Rice wine. It sounds simple, but it’s more than just another alcoholic beverage. It’s a bridge to Hmong history.
“Drinking is very prevalent in Hmong culture when it comes to celebrations,” See Xiong, a Minneapolis-based Hmong journalist and marketing specialist, says. “It’s prominent in Hmong wedding traditions. It’s a way of welcoming guests and showing respect. Back in Laos, my ancestors lived in villages on mountaintops and lived and ate off their land. You’d have to trek for hours and take long bus rides just to get into town, so the most accessible way to have alcohol was to make it with the rice they grew. To this day my mom still makes rice wine in her kitchen.”
The Vietnam War would eventually find the people of Laos sacrificing themselves to help America fight a war it would eventually lose. During the war, the Hmong people helped the United States and were granted emigration to the U.S. to escape the devastation and begin new lives.
In America, many Hmong people settled in Wisconsin, Minnesota, and California. And while it would take decades for the community to put down roots in the craft beer industry, St. Paul’s Vine Park Brewing became the first majority-Hmong owned brewery in the country. The new owners began brewing their own craft beer for their community.
“Traditional Hmong culture [during the times ancestors lived in their homeland] we celebrated only once a year during the New Year celebration, which is also known as harvesting celebration,” Vine Park co-owner Tou Thao says. “The celebration could last seven days and seven nights depending on the region.”
In those days, rice wine was consumed. According to Thao, that rice was harvested at a specific time and pan-roasted to get the best taste and aroma.
“The taste and aroma become a symbol of Hmong New Year.”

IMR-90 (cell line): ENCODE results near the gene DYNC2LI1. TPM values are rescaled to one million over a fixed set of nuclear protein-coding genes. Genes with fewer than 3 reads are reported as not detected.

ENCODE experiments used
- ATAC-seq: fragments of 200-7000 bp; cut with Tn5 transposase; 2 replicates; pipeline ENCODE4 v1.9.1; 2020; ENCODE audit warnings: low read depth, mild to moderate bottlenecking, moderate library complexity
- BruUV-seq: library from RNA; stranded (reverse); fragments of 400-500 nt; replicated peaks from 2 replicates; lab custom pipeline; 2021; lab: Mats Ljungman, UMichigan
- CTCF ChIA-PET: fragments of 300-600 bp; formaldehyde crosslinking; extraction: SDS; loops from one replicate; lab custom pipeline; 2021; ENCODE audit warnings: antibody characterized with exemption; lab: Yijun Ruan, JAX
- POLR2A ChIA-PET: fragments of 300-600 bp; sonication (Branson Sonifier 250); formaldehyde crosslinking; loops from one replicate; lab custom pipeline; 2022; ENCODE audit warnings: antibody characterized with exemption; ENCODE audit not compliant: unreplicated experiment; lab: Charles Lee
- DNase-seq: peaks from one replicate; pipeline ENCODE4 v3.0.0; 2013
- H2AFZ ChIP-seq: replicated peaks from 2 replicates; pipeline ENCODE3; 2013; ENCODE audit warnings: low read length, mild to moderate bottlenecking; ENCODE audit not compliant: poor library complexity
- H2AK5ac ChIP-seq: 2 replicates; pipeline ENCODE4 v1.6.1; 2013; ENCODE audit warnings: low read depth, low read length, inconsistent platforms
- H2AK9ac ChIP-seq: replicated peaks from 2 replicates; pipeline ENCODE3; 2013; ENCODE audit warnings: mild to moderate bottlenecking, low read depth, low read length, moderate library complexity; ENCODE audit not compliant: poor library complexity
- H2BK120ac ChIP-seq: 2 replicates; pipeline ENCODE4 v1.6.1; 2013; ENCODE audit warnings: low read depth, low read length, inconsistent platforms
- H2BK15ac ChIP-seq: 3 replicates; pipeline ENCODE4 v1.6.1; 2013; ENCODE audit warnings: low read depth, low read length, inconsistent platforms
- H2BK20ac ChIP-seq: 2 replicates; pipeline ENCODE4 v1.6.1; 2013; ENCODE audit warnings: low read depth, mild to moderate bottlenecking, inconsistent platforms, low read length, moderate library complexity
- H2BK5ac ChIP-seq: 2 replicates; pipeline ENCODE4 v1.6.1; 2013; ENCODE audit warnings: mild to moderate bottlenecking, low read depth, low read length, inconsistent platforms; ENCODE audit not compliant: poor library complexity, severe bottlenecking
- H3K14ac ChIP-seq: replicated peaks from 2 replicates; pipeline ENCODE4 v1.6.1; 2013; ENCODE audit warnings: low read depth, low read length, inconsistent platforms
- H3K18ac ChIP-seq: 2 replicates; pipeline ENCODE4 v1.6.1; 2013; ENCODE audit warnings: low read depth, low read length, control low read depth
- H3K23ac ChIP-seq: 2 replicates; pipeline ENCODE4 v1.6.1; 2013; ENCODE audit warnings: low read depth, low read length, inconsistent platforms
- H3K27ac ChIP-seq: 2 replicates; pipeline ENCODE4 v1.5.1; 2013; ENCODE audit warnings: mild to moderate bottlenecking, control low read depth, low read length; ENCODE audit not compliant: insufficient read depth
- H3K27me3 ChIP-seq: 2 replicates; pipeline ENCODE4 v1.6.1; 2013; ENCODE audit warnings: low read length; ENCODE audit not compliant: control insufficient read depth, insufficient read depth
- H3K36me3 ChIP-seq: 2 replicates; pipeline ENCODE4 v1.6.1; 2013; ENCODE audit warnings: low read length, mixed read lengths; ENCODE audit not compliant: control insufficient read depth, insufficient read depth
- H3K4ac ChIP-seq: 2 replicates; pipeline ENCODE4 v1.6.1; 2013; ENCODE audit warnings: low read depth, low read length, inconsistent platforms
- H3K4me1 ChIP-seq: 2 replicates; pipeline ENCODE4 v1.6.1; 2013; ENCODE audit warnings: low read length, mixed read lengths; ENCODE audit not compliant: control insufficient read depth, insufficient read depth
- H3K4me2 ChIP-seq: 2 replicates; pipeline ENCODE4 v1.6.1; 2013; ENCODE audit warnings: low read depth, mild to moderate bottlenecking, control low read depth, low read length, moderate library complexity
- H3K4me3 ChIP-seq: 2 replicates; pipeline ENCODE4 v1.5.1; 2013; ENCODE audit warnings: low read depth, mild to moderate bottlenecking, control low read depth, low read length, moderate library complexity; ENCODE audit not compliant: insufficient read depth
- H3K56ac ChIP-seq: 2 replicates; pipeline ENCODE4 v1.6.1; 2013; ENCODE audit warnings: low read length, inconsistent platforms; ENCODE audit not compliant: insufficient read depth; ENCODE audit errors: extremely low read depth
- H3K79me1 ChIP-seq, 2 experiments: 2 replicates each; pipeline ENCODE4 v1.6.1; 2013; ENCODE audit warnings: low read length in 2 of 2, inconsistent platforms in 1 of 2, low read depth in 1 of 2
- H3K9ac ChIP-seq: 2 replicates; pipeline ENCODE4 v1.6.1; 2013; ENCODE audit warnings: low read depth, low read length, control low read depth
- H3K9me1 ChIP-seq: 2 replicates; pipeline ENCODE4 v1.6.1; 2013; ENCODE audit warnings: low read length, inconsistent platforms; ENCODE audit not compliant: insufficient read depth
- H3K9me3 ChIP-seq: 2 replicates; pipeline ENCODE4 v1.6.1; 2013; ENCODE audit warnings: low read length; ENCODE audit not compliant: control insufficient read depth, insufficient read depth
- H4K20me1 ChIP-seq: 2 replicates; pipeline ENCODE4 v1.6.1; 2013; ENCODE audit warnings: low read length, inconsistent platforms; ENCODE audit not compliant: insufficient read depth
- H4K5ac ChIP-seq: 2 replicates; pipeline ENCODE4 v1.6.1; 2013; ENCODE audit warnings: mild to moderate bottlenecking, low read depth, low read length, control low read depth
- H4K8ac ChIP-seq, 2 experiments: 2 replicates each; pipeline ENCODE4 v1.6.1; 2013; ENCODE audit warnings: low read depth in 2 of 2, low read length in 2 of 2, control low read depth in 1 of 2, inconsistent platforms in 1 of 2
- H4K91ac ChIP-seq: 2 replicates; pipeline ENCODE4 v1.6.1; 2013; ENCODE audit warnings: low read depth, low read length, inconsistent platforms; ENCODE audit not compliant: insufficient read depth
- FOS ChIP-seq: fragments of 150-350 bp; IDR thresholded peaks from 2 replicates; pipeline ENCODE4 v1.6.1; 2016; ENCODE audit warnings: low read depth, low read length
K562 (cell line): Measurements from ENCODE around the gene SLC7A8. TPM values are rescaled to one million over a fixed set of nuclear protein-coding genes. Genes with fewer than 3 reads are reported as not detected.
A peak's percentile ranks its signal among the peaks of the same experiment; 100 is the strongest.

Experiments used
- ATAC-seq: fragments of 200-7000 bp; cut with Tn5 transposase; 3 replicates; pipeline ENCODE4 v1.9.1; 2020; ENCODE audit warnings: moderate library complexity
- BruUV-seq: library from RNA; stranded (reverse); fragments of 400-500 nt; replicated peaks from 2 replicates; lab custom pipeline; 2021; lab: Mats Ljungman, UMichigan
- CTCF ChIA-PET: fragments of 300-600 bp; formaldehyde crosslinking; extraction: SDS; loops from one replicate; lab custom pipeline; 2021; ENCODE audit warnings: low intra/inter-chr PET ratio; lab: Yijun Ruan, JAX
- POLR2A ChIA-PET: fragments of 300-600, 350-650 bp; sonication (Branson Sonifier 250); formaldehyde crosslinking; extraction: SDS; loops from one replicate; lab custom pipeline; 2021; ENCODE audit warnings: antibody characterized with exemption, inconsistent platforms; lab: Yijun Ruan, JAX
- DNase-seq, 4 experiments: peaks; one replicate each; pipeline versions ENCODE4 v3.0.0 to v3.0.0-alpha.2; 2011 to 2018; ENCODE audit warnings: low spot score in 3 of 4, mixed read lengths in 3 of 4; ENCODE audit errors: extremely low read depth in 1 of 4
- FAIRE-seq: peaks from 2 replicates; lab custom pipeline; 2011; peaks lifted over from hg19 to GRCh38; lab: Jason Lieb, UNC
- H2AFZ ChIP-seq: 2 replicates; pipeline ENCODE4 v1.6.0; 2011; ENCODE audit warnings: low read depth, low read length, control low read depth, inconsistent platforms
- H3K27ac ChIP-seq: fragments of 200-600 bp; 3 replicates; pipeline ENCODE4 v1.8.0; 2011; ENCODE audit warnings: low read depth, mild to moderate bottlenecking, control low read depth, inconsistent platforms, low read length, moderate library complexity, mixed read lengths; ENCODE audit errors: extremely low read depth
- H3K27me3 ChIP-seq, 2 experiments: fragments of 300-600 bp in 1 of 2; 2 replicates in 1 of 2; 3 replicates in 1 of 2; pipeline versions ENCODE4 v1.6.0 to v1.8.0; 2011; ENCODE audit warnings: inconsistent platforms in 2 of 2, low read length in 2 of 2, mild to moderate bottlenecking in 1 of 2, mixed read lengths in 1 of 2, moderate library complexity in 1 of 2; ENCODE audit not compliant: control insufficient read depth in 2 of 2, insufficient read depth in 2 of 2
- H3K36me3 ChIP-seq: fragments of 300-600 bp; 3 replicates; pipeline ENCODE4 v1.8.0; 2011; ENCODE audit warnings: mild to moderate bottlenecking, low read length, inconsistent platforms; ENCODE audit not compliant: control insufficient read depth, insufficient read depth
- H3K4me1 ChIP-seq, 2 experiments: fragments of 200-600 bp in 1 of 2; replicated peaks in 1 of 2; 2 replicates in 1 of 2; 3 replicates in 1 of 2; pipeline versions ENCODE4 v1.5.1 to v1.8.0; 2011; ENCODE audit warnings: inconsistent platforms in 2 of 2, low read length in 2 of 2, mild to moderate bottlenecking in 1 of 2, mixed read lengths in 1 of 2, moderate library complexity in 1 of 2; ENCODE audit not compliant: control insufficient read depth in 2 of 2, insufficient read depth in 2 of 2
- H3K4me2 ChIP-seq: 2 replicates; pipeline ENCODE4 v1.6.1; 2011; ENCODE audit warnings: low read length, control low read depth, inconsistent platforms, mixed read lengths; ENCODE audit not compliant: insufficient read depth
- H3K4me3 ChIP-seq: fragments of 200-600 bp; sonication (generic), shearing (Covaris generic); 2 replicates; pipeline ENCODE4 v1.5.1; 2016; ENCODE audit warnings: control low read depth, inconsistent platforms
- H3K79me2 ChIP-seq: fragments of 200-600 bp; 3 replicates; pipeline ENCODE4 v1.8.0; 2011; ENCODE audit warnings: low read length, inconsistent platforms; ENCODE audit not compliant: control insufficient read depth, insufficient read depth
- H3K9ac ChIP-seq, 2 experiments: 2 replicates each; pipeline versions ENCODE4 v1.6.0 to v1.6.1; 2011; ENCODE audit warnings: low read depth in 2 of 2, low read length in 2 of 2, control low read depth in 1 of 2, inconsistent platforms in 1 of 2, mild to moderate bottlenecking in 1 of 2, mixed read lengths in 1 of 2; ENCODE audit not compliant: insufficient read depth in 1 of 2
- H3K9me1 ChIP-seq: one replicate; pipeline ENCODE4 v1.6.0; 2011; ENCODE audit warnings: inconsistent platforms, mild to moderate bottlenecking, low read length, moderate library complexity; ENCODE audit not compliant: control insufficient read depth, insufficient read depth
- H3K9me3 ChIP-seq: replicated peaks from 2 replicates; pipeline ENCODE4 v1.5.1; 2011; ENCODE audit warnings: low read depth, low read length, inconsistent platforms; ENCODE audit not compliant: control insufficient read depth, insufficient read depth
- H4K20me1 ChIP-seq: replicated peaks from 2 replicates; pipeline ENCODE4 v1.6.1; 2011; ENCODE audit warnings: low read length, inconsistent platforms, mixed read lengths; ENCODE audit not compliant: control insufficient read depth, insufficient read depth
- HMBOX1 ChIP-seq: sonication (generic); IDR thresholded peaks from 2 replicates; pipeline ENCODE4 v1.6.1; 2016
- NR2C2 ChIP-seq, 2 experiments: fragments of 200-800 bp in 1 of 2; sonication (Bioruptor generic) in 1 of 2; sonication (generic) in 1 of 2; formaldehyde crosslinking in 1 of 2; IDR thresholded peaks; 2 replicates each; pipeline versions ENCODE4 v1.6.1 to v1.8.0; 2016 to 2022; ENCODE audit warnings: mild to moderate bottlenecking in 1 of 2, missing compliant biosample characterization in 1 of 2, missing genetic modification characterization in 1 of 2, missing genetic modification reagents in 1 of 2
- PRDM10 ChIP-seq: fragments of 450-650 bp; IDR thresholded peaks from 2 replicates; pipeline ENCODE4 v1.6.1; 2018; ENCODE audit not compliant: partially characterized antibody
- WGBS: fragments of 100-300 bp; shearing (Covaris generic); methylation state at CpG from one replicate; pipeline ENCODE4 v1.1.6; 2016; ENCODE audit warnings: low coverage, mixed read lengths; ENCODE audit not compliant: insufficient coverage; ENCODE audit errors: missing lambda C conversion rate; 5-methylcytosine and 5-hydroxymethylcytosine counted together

But Hmong drinking norms today are centered around beer instead of rice wine.
“I think because of the accessibility of consumerism, there’s been a transition from drinking rice wine to beer,” Xiong says. “Instead of growing the rice and waiting for the rice to ferment, you can now run to the store and pick up a couple cases of beer. If you’ve ever noticed a couple of Hmong gentlemen going into a liquor store and coming out with 10 cases of Bud Light, it’s very likely they’re heading to a Hmong wedding. Why the light lager beer? If you’ve ever been to a Hmong event, you’ll know that it’s a lot of drinking with a lot of rules and regulations. For example, at a Hmong wedding, the groom will have to drink for every single ancestor of the bride that can be named. Whenever a host hands you a drink, it’s a sign of respect to completely finish your drink. And if someone toasts to you and drinks, you have to follow suit, otherwise you come off as being disrespectful.”
Something like Vine Park’s 651 Tyga Bite, an American light lager brewed with rice, perfectly fits into the light beer category for the Hmong community.
For now, Thao says there are not any other beer styles Vine Park will make to attract Hmong beer drinkers, with Tyga Bite being so popular. However, there are plans to open a taproom at Vine Park, and after that, a kitchen.
“We want to be a brewery that accommodates with a full Asian food menu,” he says.
Xiong says what Vine Park is doing is only going to bolster the diversity in craft beer.
“Like food, I think that drink is one of the best ways to explore different backgrounds and cultures. It’s also one of the easiest ways to get to know someone. If diversity in the craft brew industry can emulate that of what food does, it can only make us all come closer together.”